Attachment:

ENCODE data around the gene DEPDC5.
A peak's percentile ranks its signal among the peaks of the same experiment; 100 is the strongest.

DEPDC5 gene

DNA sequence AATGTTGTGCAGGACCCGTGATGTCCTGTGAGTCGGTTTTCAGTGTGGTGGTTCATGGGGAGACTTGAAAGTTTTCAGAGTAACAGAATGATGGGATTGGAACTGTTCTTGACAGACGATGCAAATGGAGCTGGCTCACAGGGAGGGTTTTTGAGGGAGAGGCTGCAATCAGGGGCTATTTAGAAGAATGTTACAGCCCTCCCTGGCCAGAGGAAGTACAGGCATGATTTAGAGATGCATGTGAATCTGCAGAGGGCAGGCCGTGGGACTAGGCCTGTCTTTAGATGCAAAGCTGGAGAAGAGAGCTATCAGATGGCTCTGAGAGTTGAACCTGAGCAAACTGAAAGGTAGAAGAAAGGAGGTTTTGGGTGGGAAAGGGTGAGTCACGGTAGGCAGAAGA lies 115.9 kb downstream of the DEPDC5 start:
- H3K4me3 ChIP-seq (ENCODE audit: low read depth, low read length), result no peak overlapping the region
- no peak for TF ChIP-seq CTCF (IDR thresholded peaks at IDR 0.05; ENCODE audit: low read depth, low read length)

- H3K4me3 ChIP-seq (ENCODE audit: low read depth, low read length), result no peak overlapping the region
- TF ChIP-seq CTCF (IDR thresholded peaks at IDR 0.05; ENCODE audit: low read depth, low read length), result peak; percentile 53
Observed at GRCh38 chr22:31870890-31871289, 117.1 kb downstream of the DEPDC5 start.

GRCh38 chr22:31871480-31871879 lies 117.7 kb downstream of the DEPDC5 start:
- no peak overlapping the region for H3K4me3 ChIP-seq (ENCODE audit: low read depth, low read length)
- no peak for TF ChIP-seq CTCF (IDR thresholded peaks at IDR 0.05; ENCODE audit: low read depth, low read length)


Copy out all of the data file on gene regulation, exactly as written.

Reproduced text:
ENCODE data around the gene DEPDC5.
A peak's percentile ranks its signal among the peaks of the same experiment; 100 is the strongest.

DEPDC5 gene

DNA sequence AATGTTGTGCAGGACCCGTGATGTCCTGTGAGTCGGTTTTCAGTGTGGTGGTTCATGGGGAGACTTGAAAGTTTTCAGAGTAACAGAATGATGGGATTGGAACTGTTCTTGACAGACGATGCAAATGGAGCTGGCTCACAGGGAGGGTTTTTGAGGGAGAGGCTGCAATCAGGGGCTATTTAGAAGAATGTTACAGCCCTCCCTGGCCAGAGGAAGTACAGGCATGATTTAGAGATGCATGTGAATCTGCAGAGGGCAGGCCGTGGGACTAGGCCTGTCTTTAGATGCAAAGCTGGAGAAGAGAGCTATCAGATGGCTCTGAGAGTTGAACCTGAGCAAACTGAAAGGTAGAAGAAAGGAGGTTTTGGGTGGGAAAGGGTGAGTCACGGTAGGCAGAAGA lies 115.9 kb downstream of the DEPDC5 start:
- H3K4me3 ChIP-seq (ENCODE audit: low read depth, low read length), result no peak overlapping the region
- no peak for TF ChIP-seq CTCF (IDR thresholded peaks at IDR 0.05; ENCODE audit: low read depth, low read length)

- H3K4me3 ChIP-seq (ENCODE audit: low read depth, low read length), result no peak overlapping the region
- TF ChIP-seq CTCF (IDR thresholded peaks at IDR 0.05; ENCODE audit: low read depth, low read length), result peak; percentile 53
Observed at GRCh38 chr22:31870890-31871289, 117.1 kb downstream of the DEPDC5 start.

GRCh38 chr22:31871480-31871879 lies 117.7 kb downstream of the DEPDC5 start:
- no peak overlapping the region for H3K4me3 ChIP-seq (ENCODE audit: low read depth, low read length)
- no peak for TF ChIP-seq CTCF (IDR thresholded peaks at IDR 0.05; ENCODE audit: low read depth, low read length)